Terre et EnvironnementInstitut national de la recherche scientifique (INRS)490,
de la CouronneQuébec, Québec
Canada G1K 9A9
- Phone: +1 418 654-2575
- Email: email@example.com
- Link: http://www.cen.ulaval.ca/en/station.php?id=320&nm=radisson
- Yves Bégin Email
STATION NAME AND OWNER
CEN Radisson Ecological Research Station (Station de recherche écologique de Radisson). The station is the property of the Radisson municipality. It is run and operated by the following three member institutions of the Centre d’études Nordiques (CEN: Centre for Northern Studies): Université Laval, Université du Québec à Rimouski and Centre Eau, Terre et Environnement of the Institut national de la recherche scientifique. The station has a long-term lease with the municipality. The CEN secretariat based at Université Laval oversees the management of the station. This station is part of the CEN Network, more precisely the Qaujisarvik Network of stations, and is the most southerly station of the network at 53°N. The vast expanse of the Québec territory, adjacent to James Bay, is administered by the Société d’énergie de la Baie James which is a subsidiary of Hydro Québec. Hydro Québec is responsible for emergency services and requires an annual logistical and security plan for all visitors.
The station is in the centre of the village of Radisson (53°47’29’’ N, 77°37’37’’ W), a small village of approximately 350 inhabitants situated on the margins of the Robert-Bourassa hydroelectric dam (LG2), which is part of the La Grande River hydroelectric complex.
BIODIVERSITY AND NATURAL ENVIRONMENT
Radisson is surrounded by the eastern Canadian Shield Boreal forest, a nearly continuous belt of coniferous trees across North America and Eurasia. Taiga is dense forest with many fallen trees and marshy soil. The term derives form the southern Siberian Turkic-Mongol... More with Northern, from Boreas, the Greek god of the north wind.... More forest that is dominated by black spruce and grey pine. The region is relatively poor in terms of plant species diversity with a count of about 350 vascular plant species, yet the diversity in wildlife is rich with forty mammal and sixty bird species. Forest fires are a very dynamic element of the region, sculpting the landscape into natural mosaics nested between rocky hills which confine the lower wetlands (mainly lakes and bogs). Radisson is situated in a postglacial marine invasion with limited drainage due to the presence of clay in the lowlands.From 1989 to 1996, fires within the town of Radisson considerably changed the landscape. The region has been studied and monitored extensively since 1974 in the context of the development of the hydroelectric complex. Consequently, Hydro-Québec and the Société d’énergie de la baie de James have produced several syntheses on the area.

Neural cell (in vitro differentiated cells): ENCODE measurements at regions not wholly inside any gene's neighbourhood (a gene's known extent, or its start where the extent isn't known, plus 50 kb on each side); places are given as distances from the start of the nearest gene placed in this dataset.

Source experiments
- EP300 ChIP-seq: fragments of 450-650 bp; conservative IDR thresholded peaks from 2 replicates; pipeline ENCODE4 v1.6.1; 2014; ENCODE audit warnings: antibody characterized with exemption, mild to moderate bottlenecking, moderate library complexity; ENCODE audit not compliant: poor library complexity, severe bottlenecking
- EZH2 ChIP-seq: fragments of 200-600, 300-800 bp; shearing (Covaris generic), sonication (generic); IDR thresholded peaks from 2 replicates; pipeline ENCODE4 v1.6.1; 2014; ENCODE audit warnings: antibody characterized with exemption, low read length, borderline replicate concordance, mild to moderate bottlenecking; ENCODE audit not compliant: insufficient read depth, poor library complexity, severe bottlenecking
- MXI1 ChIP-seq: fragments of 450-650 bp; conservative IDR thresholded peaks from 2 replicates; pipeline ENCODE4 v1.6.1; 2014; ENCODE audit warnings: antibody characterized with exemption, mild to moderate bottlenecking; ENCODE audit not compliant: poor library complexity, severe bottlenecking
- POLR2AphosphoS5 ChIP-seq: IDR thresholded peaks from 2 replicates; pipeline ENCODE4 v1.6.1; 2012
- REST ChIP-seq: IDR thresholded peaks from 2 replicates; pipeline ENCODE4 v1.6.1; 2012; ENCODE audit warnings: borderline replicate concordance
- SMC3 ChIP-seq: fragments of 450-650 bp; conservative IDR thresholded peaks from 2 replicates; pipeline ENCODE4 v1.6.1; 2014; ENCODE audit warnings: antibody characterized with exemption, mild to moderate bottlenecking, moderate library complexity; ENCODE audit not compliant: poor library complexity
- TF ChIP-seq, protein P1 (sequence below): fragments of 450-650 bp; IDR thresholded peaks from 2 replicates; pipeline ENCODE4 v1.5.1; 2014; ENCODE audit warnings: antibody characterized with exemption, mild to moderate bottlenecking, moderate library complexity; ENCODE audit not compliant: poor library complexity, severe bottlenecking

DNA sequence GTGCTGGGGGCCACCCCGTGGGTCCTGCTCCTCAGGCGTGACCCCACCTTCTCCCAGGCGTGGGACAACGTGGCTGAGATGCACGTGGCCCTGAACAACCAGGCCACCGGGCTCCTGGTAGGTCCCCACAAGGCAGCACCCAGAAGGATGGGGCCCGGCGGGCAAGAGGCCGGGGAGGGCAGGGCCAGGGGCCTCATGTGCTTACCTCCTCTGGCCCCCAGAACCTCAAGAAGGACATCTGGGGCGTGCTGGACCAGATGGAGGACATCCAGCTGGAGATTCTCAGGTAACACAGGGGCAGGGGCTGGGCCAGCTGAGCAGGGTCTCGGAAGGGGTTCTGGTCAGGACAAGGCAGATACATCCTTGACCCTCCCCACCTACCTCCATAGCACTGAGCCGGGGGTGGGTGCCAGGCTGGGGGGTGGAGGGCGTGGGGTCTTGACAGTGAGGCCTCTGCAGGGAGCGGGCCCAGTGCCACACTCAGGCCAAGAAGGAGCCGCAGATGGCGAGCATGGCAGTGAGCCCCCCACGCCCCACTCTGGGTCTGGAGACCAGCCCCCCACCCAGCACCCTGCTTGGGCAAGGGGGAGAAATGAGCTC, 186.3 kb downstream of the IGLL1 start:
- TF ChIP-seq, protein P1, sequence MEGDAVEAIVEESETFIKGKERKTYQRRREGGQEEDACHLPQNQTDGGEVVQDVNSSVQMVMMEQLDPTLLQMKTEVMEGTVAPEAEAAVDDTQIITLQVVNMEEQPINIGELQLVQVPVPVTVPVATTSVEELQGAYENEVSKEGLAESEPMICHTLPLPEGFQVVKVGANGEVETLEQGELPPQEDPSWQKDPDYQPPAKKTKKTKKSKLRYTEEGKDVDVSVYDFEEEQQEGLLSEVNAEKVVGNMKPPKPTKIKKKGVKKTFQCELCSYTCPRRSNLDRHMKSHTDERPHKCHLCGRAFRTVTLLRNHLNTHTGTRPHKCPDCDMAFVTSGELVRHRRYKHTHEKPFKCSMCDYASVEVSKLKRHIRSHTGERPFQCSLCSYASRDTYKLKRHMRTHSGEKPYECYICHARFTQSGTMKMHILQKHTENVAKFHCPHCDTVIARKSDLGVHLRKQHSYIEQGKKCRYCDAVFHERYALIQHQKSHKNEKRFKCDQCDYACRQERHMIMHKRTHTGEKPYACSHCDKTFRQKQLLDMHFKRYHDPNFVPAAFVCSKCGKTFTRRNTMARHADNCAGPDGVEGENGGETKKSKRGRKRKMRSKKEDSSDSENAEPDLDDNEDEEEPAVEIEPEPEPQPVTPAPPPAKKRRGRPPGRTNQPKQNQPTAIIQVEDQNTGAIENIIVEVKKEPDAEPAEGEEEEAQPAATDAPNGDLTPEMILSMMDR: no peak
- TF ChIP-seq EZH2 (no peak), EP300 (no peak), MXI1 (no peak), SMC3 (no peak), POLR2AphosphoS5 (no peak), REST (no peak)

HISTORY AND FACILITIES
Researchers from the CEN have been working in this region since 1994, but the station was established in 1999 and was upgraded in 2010. The facility consists of three houses (3 bedrooms each), with a total capacity for 25 people, a laboratory building with a chemical hut, a meeting room, and a workshop.
GENERAL RESEARCH AND DATABASES
Past research has focused on regional ecosystem dynamics, specifically on the response of the forest to disturbances such as fire and insect outbreaks, dendrochronology, riparian vegetation, snow, secular variations in water levels, hydrology, climate and reservoirs, greenhouse gas emission by reservoirs, and limnology. Research topics have covered issues on wildlife (birds, caribou, small mammals, and fish) and vegetation (biodiversity). CEN operates three climate stations in the area, one of which is near the town, another is in the centre of the LG2 reservoir, and a third is approximately 350 km inland on an island of the LaForge 1 reservoir. Besides scientific literature, CEN has also collected extensive climate datasets since 1996, which is available at: www.cen.ulaval.ca/nordicanad or upon request (firstname.lastname@example.org).
The town of Radisson is located on the south shore of the La Grande River which drains the water from the La Grande hydroelectric complex. It is the most northern French speaking community of Québec. It is also the only non-aboriginal community north of 53°N. Despite its remoteness, Radisson offers a wide array of services: i.e. gas station, hardware and grocery store, and a small hotel.
Radisson is accessible by road. From Matagami, the James Bay route covers over 624 km. This route provides access to several Cree villages and trans-taiga ecosystems which border the hydroelectric reservoirs. It is a private road requiring user registration at the entry gate for security reasons. Contact CEN for more information (email@example.com).